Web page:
Secret of Scots' crown jewels: Edinburgh Castle's pounds 1.5m exhibition centre celebrates a regal history
James Cusick is political correspondent of The Independent and The Independent on Sunday. As an experienced member of the lobby, he has previously worked at The Sunday Times and the BBC. His career as a journalist has been split between print and television, including senior positions as producer with Sir David Frost and at BBC Newsnight. He is also an award-winning golf and travel writer, working for over a decade as the UK contributing editor for one of the USA’s leading golf magazines. He broadcasts regularly for the BBC and CNN. He lives in London.
Tuesday 06 April 1993
Researchers have discovered that the Honours, which took centre stage in Edinburgh Castle yesterday in a new pounds 1.5m exhibition centre celebrating their history, were hidden in Edinburgh Castle during the Second World War as fear of a German occupation grew. The jewels, first used in the reigns of James IV and James V, were packed into zinc-lined cases; the crown was buried beneath a latrine closet; the sceptre and sword concealed in a wall.
Four maps were made identifying the location of the treasures. In 1941, sealed envelopes were sent to King George VI, the Scottish Secretary of State, the Royal Remembrancer and the Governor General of Canada. However, Christopher Tabraham, principal inspector of ancient monuments in Scotland, and co-author of a new book on the Honours, claims that the then Prime Minister, Winston Churchill, was kept in the dark.
It has also been discovered that two of the diamonds in the Scottish crown are false - one is of paste, another of quartz.
With the Union of the Crowns in 1603, when Scotland lost its resident monarch, the crown jewels took on a new potency. The Honours of Scotland, by Christopher Tabraham and Charles Burnett, claims that: 'they came to embody Scotland' in a unique way.
The sceptre, a gift from the Borgia Pope, Alexander VI, in 1494, used to signify the sovereign's presence. The parchment of every Scottish parliamentary act was touched by the sceptre to signify its passing. The Union of the Parliaments in 1707 ended its role.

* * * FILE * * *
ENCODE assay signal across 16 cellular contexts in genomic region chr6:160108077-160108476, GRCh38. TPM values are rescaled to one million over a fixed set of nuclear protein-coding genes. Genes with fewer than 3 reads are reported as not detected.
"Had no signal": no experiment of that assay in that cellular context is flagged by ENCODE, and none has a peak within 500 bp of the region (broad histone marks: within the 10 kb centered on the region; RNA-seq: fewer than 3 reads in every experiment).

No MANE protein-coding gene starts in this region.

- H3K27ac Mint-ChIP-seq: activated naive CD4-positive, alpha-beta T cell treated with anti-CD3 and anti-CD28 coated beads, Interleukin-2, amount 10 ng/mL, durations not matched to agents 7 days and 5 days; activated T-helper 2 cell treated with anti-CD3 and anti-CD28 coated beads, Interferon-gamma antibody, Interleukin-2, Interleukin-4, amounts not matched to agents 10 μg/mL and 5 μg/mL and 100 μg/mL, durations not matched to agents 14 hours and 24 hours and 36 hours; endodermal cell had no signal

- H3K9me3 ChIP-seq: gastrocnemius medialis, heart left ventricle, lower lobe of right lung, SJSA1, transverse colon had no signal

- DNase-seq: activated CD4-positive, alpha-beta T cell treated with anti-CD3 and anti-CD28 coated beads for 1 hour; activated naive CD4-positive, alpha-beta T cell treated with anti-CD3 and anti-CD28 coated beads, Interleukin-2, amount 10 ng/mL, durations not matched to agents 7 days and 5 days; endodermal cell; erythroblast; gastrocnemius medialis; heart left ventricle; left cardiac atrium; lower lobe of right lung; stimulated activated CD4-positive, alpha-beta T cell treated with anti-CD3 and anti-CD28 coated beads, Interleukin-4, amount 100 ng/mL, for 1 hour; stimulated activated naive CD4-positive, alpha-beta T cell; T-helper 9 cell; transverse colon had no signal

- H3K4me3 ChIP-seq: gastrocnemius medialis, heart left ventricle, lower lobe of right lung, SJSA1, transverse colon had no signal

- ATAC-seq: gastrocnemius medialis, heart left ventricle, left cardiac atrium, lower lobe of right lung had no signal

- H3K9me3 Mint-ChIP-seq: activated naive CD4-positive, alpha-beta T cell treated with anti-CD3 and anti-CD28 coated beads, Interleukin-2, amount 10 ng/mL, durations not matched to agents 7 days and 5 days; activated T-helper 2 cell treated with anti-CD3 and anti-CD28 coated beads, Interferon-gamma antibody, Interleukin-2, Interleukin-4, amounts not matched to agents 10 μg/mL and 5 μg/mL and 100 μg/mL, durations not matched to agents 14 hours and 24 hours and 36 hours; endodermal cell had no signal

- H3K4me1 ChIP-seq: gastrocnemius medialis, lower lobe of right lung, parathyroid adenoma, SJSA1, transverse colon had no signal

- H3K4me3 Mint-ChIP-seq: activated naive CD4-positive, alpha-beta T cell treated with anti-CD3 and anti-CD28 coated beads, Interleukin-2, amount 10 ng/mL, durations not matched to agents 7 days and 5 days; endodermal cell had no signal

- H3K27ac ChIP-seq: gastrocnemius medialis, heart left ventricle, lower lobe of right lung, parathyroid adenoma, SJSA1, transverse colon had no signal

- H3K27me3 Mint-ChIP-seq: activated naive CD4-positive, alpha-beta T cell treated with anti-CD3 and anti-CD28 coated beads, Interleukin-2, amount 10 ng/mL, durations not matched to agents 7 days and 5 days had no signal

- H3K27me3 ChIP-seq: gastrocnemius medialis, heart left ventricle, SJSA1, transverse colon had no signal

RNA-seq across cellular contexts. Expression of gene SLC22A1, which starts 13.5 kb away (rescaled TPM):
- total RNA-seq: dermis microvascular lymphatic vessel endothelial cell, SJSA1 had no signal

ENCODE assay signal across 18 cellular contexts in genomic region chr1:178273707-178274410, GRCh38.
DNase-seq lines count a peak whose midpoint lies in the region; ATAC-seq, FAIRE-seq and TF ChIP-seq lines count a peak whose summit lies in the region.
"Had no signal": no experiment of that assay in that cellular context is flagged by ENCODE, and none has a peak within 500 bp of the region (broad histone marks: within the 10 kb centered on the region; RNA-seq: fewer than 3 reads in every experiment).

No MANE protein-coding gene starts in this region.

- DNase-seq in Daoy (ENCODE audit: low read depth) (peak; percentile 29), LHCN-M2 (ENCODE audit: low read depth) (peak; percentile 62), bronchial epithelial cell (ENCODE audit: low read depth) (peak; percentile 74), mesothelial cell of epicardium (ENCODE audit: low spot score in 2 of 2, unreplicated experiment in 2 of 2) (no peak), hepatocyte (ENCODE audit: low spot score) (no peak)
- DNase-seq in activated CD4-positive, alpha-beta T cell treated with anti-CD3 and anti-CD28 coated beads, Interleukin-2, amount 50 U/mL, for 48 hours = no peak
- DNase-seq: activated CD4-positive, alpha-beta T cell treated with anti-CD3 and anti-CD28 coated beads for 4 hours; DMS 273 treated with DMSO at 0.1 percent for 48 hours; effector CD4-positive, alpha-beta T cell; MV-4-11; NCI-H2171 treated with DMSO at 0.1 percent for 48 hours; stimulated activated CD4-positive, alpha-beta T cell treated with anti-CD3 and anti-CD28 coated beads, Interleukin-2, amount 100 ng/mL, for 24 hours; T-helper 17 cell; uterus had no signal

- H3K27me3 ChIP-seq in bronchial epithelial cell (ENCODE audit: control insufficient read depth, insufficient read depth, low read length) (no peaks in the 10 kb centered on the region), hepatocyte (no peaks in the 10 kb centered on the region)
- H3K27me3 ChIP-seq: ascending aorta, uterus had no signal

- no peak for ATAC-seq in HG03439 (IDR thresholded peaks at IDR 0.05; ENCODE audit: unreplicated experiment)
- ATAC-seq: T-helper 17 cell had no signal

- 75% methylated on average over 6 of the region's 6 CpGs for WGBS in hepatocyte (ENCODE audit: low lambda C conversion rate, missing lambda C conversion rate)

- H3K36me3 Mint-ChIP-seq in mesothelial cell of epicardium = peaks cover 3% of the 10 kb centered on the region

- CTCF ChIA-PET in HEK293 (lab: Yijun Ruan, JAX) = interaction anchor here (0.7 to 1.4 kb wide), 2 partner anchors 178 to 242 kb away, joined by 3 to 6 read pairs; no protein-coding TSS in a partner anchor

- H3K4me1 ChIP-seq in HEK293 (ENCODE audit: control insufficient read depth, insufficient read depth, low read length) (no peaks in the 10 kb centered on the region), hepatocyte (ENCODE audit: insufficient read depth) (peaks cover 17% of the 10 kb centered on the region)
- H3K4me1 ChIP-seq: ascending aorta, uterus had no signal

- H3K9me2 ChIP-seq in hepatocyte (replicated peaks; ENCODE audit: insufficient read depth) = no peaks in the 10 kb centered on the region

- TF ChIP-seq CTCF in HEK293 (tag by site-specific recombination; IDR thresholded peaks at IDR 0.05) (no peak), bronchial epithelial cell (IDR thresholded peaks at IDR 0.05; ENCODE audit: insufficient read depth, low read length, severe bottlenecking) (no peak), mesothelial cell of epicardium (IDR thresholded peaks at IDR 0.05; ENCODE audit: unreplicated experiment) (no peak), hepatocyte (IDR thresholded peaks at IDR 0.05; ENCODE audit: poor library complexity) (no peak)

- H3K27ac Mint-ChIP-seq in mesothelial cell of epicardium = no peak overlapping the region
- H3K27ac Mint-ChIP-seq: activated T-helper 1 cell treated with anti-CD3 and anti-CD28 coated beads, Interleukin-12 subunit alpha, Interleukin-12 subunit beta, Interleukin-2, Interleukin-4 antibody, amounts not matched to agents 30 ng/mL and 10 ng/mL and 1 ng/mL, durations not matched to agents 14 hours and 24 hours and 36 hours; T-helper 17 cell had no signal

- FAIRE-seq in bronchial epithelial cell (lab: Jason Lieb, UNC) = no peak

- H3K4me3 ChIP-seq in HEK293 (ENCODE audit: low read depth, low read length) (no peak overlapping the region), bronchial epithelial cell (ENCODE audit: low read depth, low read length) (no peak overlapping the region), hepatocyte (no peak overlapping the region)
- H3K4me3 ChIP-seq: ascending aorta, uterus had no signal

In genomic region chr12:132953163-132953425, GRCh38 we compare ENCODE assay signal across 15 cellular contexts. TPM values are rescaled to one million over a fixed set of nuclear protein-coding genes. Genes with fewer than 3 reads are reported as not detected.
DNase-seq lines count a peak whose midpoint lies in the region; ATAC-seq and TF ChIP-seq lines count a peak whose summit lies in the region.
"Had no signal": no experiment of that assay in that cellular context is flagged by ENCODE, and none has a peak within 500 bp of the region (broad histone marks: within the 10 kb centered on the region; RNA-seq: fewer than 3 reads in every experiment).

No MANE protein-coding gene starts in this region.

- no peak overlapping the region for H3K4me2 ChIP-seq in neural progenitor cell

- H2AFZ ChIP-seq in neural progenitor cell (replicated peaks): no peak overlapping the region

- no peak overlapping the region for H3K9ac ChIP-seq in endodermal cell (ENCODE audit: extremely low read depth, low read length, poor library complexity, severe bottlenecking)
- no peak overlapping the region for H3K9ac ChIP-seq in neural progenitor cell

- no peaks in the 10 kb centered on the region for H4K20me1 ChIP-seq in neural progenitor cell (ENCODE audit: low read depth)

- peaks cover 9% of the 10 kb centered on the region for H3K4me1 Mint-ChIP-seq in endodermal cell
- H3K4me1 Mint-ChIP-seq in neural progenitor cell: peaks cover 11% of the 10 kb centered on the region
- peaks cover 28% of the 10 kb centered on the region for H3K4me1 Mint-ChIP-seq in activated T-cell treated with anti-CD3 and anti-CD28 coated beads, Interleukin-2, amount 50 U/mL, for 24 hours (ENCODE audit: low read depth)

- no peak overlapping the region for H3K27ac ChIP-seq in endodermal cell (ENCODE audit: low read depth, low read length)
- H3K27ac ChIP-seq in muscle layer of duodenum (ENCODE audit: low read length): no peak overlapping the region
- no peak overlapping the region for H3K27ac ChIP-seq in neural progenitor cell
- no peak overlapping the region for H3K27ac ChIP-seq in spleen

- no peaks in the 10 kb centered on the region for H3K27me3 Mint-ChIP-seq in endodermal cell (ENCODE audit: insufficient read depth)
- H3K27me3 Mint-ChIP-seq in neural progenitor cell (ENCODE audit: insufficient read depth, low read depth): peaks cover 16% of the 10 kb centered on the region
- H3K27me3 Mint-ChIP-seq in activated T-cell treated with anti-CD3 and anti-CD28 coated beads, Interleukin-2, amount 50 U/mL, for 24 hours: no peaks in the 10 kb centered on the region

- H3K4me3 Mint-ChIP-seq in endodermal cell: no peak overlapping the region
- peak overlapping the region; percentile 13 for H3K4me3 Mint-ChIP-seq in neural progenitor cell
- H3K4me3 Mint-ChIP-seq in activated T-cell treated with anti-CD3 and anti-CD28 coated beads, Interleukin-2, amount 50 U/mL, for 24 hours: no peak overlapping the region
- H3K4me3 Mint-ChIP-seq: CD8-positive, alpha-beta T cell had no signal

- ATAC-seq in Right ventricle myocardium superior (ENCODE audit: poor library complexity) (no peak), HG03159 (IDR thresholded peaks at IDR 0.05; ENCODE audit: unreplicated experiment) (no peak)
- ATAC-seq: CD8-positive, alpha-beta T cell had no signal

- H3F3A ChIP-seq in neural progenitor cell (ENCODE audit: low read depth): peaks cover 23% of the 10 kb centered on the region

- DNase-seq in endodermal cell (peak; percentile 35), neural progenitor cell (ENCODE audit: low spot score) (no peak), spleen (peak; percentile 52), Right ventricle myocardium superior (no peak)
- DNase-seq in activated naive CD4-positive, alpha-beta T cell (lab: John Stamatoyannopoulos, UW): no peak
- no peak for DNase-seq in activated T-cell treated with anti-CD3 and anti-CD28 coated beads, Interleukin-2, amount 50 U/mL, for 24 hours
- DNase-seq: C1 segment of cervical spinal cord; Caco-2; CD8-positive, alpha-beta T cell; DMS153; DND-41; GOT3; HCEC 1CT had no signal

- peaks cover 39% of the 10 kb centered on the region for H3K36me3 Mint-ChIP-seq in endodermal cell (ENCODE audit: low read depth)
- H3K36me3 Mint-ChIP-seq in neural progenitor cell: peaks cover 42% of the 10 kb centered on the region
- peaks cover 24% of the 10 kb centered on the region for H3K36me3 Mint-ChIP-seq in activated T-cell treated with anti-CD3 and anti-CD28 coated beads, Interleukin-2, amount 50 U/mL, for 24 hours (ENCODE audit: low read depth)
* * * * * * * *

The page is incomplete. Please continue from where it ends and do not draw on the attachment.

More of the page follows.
Graeme Munro, director of Historic Scotland, the Scottish Office agency responsible for the castle, claims that all the significant Scottish crown 'jewels' are now housed under one roof. However, the Independent has learnt that in the preparation of the book and exhibition, there were 'heated arguments' over whether there should be any mention of the 'Stone of Destiny'. The great stone of Scone, on which the early Scottish kings were enthroned, was looted by Edward I of England in the late 13th century. It now sits beneath the Coronation Chair in Westminster Abbey.
The Honours of Scotland has only a brief mention of the stone. According to a senior worker on the exhibition centre project: 'This is all a farce unless the Stone of Destiny is brought back to Scotland to join this exhibition. We've gone out of our way to mention it as little as possible. But we'll be reminded.'
The Honours of Scotland, Charles Burnett and Christopher Tabraham; published by Historic Scotland.
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